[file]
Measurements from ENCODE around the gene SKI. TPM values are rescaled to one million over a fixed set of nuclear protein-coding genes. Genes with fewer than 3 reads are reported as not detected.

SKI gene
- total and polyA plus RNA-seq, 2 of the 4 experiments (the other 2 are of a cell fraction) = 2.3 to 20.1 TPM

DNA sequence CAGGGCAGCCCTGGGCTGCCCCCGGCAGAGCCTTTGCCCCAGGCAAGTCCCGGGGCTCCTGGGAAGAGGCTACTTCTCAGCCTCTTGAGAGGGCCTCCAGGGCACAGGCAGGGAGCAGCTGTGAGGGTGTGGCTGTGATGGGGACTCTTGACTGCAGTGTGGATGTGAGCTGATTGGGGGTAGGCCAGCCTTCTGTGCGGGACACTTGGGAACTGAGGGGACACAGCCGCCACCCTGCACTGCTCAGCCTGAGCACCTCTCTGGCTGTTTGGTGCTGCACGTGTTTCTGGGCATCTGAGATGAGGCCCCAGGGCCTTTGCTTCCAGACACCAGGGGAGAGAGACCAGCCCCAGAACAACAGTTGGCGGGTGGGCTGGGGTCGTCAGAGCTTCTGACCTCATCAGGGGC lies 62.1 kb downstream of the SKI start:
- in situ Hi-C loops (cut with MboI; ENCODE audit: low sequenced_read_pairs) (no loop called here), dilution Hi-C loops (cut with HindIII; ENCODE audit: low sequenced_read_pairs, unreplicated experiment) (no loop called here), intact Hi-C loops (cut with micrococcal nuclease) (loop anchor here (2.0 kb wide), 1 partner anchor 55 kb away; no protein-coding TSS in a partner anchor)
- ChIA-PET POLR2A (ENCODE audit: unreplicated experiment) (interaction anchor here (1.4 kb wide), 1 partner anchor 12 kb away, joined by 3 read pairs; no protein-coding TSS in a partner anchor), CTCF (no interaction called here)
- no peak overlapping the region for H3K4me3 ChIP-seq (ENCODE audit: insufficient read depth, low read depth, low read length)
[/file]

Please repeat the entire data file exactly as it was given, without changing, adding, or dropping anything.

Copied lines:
Measurements from ENCODE around the gene SKI. TPM values are rescaled to one million over a fixed set of nuclear protein-coding genes. Genes with fewer than 3 reads are reported as not detected.

SKI gene
- total and polyA plus RNA-seq, 2 of the 4 experiments (the other 2 are of a cell fraction) = 2.3 to 20.1 TPM

DNA sequence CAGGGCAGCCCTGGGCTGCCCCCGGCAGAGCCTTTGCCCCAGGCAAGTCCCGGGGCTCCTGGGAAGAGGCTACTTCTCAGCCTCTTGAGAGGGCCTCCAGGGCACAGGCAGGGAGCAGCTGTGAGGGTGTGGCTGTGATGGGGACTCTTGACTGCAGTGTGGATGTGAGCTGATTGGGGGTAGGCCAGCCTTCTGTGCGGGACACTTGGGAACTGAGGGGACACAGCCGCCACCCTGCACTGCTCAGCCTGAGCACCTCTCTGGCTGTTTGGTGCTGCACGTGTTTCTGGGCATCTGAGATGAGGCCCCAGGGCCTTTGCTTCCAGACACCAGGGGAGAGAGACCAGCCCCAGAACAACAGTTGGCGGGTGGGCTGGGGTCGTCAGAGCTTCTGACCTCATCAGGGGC lies 62.1 kb downstream of the SKI start:
- in situ Hi-C loops (cut with MboI; ENCODE audit: low sequenced_read_pairs) (no loop called here), dilution Hi-C loops (cut with HindIII; ENCODE audit: low sequenced_read_pairs, unreplicated experiment) (no loop called here), intact Hi-C loops (cut with micrococcal nuclease) (loop anchor here (2.0 kb wide), 1 partner anchor 55 kb away; no protein-coding TSS in a partner anchor)
- ChIA-PET POLR2A (ENCODE audit: unreplicated experiment) (interaction anchor here (1.4 kb wide), 1 partner anchor 12 kb away, joined by 3 read pairs; no protein-coding TSS in a partner anchor), CTCF (no interaction called here)
- no peak overlapping the region for H3K4me3 ChIP-seq (ENCODE audit: insufficient read depth, low read depth, low read length)